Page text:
So did a report for the European Commission conducted by the Institute for Information Law at the University of Amsterdam, which noted:

when the exclusive reproduction right for phonograms expires, any competing record company can make use of it and release the same recording potentially at lower prices. An extended protection would prolong the temporary monopoly of the original phonogram producers, preventing the downward pressure of competition on prices. As a result, consumers would continue to pay higher prices for certain sound recordings for several years.

Canadian consumers are seeing this issue unfold right now at Walmart Canada. A search for the Beatles reveals many choices, the overwhelming majority of which are offered by Universal Music, the international record giant. But consider these results and guess which is not offered by Universal Music.

Beatles at Walmart, Walmart.ca

The answer is unsurprisingly the $5 record, which is far cheaper than anything else being offered. It is a public domain record released by Stargrove Entertainment featuring 11 songs, virtually all written by Lennon and McCartney. The composers are paid royalties for their work. What distinguishes this record is that it is a non-Universal record offered at a much lower price.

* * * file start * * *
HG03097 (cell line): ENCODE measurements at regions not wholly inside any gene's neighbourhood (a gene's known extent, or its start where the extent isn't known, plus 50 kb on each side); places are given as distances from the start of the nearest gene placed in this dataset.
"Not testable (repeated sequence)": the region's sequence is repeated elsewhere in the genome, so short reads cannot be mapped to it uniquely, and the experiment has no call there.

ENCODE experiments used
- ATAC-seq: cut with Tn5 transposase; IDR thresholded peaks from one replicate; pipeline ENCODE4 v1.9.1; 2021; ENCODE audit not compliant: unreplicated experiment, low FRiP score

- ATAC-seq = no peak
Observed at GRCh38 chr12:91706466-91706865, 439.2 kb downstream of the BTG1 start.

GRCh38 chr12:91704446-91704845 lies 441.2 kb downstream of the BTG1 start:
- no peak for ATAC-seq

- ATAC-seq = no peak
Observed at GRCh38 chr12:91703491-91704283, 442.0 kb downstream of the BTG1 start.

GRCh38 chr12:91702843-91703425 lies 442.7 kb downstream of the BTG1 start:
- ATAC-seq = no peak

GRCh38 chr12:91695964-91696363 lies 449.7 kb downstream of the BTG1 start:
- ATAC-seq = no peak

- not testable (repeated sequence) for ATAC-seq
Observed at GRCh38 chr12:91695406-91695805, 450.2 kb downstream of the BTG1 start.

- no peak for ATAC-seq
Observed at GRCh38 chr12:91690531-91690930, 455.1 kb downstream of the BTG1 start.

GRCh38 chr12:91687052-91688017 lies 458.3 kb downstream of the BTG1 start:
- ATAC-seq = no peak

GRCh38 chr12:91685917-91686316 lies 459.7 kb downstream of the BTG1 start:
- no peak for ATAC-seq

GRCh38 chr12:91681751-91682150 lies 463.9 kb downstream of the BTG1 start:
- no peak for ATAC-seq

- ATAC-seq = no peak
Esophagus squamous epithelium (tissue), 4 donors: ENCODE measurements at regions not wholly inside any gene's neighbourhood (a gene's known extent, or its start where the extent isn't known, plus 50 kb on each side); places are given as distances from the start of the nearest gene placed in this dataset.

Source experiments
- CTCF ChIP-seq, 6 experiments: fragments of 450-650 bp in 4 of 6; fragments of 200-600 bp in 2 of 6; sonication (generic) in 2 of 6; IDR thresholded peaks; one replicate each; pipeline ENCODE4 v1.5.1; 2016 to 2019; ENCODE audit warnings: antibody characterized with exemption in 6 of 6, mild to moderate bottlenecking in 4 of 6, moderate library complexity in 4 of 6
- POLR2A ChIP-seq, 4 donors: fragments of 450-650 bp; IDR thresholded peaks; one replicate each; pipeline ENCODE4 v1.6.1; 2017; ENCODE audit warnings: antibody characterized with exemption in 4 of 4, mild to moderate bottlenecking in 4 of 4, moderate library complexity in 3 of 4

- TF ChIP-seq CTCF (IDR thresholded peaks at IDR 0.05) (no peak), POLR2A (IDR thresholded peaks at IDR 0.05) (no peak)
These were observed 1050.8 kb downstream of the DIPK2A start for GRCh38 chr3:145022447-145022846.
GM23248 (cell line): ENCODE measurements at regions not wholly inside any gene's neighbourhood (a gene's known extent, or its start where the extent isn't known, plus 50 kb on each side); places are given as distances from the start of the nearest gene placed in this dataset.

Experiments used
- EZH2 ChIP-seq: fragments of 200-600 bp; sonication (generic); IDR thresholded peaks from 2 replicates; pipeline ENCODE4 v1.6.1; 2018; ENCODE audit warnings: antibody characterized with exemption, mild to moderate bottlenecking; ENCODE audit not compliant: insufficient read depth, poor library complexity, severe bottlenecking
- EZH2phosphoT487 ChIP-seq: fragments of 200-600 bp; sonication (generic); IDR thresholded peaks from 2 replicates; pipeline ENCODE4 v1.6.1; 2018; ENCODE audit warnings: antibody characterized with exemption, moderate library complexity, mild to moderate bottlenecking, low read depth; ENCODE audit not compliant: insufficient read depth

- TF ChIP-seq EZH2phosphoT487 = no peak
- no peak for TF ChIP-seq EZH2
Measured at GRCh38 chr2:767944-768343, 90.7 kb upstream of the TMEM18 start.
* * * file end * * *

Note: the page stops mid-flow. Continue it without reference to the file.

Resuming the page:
As the Gowers review predicted, public domain recordings encourage competition between release companies and drive down the price for consumers. The songwriters are paid either way, but the consumers win with more choice and lower priced music. Increased competition is good for consumers and for the creators of the songs, yet the government’s decision to extend the term of copyright for sound recordings effectively reduces choice and eliminates competitors. Given the outcome that generates profit for record companies decades after their investment at the expense of consumers, it should come as little surprise to find that Music Canada, the lead record company lobby group, engaged in extensive lobbying with the Director of Policy at the Minister of Canadian Heritage in the months leading up to the budget. More on their lobbying campaign in an upcoming post.